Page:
PHNOM PENH — Cambodia announced Friday that its prime minister will make an urgent visit to Laos as he demanded its government withdraw soldiers he claimed are encroaching on territory in northeastern Cambodia.
Cambodia’s foreign ministry announced Hun Sen’s Saturday trip to the Laotian capital Vientiane after he threatened to use force to expel the Laotian troops if they did not withdraw by Aug. 17.
Cambodia and Laos have generally warm relations as both had fraternal communist governments after 1975. Hun Sen said Friday that the problem began in April when about 30 Laotian soldiers entered a no-man’s land on the border to stop Cambodian military engineers from building a road on what Cambodia maintains is its territory in Stung Treng province.
Hun Sen said construction work ceased but the Laotian soldiers remained.
Calls and emails to the Lao Embassy in Phnom Penh were not returned Friday.
Hun Sen said he has ordered his military commanders to be ready to send combat forces to the disputed area but that at the moment a diplomatic solution remains possible. He urged Cambodians not to be alarmed if they see military forces on the move.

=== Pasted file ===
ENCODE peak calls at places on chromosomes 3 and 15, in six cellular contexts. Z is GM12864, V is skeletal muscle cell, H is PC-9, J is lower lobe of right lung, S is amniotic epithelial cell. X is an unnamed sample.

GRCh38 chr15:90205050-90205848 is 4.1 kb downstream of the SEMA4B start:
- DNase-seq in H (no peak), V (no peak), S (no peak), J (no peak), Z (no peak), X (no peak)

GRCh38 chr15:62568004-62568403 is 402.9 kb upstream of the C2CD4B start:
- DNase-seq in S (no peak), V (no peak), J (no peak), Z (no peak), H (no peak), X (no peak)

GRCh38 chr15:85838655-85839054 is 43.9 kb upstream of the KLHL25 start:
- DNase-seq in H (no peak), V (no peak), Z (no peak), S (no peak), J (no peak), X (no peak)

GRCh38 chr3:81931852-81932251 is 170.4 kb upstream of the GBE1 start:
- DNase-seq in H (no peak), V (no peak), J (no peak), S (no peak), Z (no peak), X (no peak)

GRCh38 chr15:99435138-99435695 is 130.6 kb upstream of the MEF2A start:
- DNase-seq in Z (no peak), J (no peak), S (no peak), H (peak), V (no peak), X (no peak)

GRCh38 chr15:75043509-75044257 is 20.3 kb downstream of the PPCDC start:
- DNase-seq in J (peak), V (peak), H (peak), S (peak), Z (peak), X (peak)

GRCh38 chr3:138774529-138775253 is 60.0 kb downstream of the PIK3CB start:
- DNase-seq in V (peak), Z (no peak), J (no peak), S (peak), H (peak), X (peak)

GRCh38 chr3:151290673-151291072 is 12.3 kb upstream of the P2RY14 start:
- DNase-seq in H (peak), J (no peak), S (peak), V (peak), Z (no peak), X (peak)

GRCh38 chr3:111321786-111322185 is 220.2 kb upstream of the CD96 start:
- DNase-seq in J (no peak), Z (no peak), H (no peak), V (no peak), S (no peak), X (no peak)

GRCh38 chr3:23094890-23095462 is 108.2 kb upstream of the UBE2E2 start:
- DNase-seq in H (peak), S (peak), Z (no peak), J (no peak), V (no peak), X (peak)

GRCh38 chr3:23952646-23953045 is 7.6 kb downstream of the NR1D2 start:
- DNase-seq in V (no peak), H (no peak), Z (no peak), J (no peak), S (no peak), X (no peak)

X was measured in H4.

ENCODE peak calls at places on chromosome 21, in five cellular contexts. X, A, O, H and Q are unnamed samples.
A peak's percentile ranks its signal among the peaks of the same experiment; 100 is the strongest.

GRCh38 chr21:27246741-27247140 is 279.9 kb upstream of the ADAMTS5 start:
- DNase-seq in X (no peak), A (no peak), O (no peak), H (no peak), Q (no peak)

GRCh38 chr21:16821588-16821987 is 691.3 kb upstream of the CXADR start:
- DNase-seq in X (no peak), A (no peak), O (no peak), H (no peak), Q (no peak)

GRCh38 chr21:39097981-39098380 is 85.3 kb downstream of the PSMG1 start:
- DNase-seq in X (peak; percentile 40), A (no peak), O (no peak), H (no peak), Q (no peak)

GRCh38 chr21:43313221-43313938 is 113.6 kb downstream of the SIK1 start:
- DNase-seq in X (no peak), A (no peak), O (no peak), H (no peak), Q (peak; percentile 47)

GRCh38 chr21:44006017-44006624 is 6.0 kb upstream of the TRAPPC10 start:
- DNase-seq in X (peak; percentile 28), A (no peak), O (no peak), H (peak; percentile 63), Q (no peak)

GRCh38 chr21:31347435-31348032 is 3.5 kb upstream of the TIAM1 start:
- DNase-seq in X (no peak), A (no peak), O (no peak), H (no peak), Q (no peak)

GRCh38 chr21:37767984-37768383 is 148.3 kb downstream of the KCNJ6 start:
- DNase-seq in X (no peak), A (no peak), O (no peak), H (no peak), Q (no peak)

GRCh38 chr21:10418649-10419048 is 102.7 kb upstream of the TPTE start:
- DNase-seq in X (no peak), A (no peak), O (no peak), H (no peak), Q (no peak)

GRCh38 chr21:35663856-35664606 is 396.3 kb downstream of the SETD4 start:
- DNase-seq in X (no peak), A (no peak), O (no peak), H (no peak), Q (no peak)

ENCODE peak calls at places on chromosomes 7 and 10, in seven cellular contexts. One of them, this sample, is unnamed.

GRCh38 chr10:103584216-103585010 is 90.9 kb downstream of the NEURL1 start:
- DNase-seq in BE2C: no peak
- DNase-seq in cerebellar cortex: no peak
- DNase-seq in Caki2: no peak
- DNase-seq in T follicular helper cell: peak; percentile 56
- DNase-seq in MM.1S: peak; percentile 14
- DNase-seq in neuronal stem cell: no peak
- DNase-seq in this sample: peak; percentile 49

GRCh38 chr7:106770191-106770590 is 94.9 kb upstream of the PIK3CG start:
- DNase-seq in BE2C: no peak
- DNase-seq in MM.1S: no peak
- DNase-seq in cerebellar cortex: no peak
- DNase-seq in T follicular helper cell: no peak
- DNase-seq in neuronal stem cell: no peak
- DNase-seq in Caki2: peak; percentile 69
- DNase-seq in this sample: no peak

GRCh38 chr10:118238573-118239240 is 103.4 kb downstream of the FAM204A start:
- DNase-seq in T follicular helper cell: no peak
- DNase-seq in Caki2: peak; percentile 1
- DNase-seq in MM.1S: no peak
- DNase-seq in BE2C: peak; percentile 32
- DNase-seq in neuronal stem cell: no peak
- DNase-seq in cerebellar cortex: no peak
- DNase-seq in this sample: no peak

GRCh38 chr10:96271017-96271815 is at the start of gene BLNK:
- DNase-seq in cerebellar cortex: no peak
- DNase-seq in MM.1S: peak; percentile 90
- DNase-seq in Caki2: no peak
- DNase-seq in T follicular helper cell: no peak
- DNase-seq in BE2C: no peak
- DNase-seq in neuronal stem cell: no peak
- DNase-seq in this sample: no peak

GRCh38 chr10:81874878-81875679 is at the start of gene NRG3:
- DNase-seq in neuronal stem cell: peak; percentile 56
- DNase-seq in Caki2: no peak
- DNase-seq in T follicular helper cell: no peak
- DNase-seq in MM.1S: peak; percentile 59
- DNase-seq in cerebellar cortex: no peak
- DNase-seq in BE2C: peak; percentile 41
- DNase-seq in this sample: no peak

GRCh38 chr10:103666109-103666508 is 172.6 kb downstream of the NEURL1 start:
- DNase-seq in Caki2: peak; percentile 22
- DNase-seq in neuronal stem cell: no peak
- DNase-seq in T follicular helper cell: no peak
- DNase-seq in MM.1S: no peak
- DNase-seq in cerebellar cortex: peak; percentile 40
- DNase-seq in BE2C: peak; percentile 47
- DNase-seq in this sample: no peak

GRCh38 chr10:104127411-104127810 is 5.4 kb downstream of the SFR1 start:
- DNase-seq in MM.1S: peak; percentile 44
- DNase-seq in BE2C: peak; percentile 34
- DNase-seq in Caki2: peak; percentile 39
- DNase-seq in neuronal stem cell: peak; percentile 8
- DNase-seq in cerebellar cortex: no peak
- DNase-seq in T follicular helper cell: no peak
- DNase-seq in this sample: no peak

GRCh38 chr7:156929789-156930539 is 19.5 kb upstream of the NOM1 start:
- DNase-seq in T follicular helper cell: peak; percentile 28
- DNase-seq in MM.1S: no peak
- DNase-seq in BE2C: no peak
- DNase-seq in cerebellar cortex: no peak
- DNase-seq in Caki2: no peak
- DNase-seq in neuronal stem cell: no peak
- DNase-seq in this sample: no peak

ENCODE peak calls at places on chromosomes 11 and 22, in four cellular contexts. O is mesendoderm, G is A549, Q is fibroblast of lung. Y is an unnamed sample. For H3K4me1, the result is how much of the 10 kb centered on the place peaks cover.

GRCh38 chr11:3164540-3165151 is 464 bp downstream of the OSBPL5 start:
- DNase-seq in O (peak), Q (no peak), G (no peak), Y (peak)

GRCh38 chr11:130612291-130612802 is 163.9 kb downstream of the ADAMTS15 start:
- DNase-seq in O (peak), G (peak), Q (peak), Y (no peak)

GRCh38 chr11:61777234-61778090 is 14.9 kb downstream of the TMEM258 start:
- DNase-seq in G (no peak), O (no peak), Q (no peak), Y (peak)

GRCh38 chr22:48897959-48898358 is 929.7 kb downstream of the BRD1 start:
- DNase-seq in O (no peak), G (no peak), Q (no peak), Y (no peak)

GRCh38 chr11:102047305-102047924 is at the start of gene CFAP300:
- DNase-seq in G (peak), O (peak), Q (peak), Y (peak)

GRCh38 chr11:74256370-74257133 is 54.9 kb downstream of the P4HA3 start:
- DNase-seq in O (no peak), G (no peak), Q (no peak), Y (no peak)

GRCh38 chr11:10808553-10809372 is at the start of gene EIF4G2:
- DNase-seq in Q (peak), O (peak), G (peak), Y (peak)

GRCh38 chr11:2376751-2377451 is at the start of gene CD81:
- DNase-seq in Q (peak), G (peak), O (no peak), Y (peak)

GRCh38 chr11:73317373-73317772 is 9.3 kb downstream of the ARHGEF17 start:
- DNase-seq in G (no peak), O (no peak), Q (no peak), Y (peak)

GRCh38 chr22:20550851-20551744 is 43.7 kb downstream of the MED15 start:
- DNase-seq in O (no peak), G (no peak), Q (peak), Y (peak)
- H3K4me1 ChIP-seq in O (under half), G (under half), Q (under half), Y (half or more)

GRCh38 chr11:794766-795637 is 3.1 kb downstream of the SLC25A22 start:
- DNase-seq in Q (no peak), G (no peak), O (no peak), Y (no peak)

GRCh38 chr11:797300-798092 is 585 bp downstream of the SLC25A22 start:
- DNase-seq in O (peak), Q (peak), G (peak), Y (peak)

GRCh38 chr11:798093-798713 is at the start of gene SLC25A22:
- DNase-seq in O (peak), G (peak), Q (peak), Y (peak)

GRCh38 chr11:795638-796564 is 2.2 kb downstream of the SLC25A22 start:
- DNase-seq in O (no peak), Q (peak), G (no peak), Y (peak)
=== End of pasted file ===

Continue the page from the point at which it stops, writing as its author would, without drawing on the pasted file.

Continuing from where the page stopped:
“I appeal to Laotian Prime Minister Thongloun Sisoulith to withdraw the forces out of Cambodia without any conditions, and the latest deadline is Aug. 17,” he said. “We don’t want to have a dispute with Laos but we also cannot allow the situation remain like this anymore.”
Hun Sen said he had talked over the phone in recent months with the Laotian prime minister and recently sent him a letter, but had received no official reply. If Thongloun does not want to meet him, he should just withdraw his soldiers, Hun Sen said.
“I want to go to Laos to speak clearly about whether or not the forces will be withdrawn, he said.
A defense ministry spokesman, Chhum Socheat, said the military was prepared for a confrontation and awaited orders, reported Fresh News, an online news service close to the government.
Cambodian media have reported tensions on the border with Laos at least as long ago as February.
Cambodia’s last major border disputes were with Thailand from 2008 to 2011, and were widely seen as benefiting Hun Sen politically, as he was able to portray himself as a nationalist protector of the country’s territory. His party won a strong victory in the 2008 general election, but lost seats in 2013 and is expected to face a strong challenge next year.
Hun Sen is sometimes regarded as vulnerable on territorial issues. His political opponents accuse him of failing to stand up to alleged encroachment by Vietnam, Cambodia’s traditional enemy but whose government is Hun Sen’s political ally.